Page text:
Israel: Iranian drone we shot down was based on captured US drone

The Israeli military said an Iranian drone it ...

Posted: Feb 12, 2018 3:21 PM
Updated: Feb 12, 2018 3:21 PM

The Israeli military said an Iranian drone it shot down over the weekend was based on an American stealth drone that was intercepted by Iran six years ago.

Israeli Army spokesman Lt. Col Jonathan Conricus told CNN that the unmanned aerial vehicle (UAV) or drone, had been dispatched on a specific mission inside Israel.

The Israeli military had tracked the drone from its launch inside Syria, entering Israeli air space at 4.50 a.m. local time Saturday. The drone was shot down by an Apache attack helicopter and its remains fell north of the Israeli town of Beit She'an.

Iran said the claims regarding the downed drone were "too ridiculous to be addressed," said Iranian Foreign Ministry Spokesman Bahram Qassemi.

"The government and army of Syria as an independent country have a legitimate right to defend [the country's] territorial integrity and counter any type of foreign aggression," Qassemi said on Saturday as quoted by state channel PRESS TV.

The drone was based on the Lockheed Martin RQ-170 "Sentinel," which Iran intercepted in December 2011, on what the U.S. said was a reconnaissance mission.

In May 2014, Iran said it had built a copy of the drone after reverse engineering most of the technology.

Conricus said the Israeli Defense Forces (IDF) knew from the drone's flightpath that it had a particular mission, but he wouldn't give any details, nor would he tell CNN if the drone had been armed.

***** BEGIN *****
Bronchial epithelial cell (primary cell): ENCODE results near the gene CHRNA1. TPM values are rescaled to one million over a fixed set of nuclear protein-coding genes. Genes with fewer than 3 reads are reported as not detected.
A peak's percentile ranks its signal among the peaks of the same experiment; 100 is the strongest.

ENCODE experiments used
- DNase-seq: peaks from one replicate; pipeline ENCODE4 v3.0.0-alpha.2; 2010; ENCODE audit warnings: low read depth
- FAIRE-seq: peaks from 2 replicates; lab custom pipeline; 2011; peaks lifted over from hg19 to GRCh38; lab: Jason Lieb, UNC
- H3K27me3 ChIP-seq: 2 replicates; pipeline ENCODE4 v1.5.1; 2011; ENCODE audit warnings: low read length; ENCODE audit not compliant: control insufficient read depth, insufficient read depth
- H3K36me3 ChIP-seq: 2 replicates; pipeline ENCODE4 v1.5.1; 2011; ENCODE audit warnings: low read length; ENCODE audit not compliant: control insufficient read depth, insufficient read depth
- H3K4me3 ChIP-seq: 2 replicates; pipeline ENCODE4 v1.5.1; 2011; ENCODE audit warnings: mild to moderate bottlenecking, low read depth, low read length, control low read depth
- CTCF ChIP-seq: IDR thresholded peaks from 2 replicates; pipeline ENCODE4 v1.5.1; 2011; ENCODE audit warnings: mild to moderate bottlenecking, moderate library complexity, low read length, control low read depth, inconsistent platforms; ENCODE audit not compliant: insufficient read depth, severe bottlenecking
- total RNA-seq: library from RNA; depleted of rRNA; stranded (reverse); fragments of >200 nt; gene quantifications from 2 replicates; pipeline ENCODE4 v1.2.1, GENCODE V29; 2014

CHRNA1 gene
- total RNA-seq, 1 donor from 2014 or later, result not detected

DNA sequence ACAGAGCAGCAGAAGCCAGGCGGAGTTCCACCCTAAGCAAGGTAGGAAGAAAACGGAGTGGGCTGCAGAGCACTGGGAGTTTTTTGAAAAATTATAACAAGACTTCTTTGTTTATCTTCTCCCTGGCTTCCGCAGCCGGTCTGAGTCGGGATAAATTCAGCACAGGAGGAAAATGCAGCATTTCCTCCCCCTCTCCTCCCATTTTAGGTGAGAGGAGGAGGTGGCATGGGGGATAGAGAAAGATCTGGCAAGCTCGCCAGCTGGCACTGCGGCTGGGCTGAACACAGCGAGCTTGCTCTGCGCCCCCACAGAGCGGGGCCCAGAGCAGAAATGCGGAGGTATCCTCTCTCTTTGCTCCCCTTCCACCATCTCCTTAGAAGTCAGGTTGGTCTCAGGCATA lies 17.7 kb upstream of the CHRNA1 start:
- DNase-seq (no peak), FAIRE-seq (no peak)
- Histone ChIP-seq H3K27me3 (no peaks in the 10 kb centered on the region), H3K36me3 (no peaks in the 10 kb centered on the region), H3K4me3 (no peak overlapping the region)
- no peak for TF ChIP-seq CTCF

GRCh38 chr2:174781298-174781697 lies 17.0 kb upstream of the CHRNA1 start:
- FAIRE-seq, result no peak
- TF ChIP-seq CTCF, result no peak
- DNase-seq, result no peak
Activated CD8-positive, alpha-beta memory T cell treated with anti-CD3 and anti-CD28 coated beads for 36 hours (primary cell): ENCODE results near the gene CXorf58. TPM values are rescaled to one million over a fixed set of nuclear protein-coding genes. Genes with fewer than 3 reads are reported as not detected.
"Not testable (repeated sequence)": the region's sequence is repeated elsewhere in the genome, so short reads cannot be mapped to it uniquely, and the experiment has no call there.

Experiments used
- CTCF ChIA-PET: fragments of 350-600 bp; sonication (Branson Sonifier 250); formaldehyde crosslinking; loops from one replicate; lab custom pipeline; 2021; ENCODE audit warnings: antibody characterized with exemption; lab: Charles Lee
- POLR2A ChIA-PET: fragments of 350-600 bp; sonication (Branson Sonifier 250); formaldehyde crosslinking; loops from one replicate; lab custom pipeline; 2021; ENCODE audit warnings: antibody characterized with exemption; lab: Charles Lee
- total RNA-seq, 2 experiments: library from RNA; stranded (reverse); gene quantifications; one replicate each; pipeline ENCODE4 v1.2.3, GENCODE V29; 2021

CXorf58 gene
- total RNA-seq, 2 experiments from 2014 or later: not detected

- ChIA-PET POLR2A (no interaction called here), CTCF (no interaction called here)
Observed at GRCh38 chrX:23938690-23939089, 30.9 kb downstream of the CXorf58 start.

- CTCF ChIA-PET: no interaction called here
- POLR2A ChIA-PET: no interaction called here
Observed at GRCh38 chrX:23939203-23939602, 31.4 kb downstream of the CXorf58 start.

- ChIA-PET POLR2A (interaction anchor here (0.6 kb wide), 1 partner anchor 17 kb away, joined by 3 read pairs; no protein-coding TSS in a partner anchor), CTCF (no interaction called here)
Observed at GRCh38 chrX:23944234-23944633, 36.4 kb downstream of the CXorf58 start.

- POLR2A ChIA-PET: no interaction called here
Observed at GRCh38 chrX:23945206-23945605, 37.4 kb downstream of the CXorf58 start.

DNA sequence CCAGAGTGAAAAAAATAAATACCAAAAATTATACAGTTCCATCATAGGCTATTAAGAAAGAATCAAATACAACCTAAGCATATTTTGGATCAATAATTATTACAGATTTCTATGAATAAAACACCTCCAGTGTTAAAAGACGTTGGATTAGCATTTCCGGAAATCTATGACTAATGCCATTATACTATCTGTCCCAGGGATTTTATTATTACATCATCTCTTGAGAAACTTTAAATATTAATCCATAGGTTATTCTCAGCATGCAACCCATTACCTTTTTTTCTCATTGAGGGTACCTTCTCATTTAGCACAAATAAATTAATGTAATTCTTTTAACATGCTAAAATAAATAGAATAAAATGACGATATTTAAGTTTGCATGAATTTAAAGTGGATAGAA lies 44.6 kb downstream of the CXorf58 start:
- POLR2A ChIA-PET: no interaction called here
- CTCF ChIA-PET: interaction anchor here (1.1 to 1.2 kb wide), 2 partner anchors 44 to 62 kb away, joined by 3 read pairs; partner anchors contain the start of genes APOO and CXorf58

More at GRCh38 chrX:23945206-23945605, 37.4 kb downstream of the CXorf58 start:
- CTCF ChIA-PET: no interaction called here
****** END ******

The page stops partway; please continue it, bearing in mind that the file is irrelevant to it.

He confirmed that it was the first time an Iranian drone had crossed into Israeli airspace since the start of the Syrian civil war.

'We've asked for it back'

In 2014, Iran unveiled what it said was a copy of the US stealth drone it "commandeered" in 2011. A year earlier, the Iranian regime claimed that it had "managed to reverse engineer most parts" of the drone, the Tasnim News Agency reported at the time.

Then-US President Barack Obama said his administration had asked Tehran to return the drone.

"We asked for it back. We'll see how the Iranians respond," Obama told reporters in December 2011.

Iranian Gen. Hossein Salami, then-deputy commander of Iran's military, said the drone was going nowhere.

"No nation welcomes other countries' spy drones in its territory and no one sends back the spying equipment and its information back to the country of origin," he was quoted as saying by the semi-official Fars news agency.

"It makes no difference where this drone originated and which group or country sent it to invade our airspace. This was an act of invasion and belligerence," he said.

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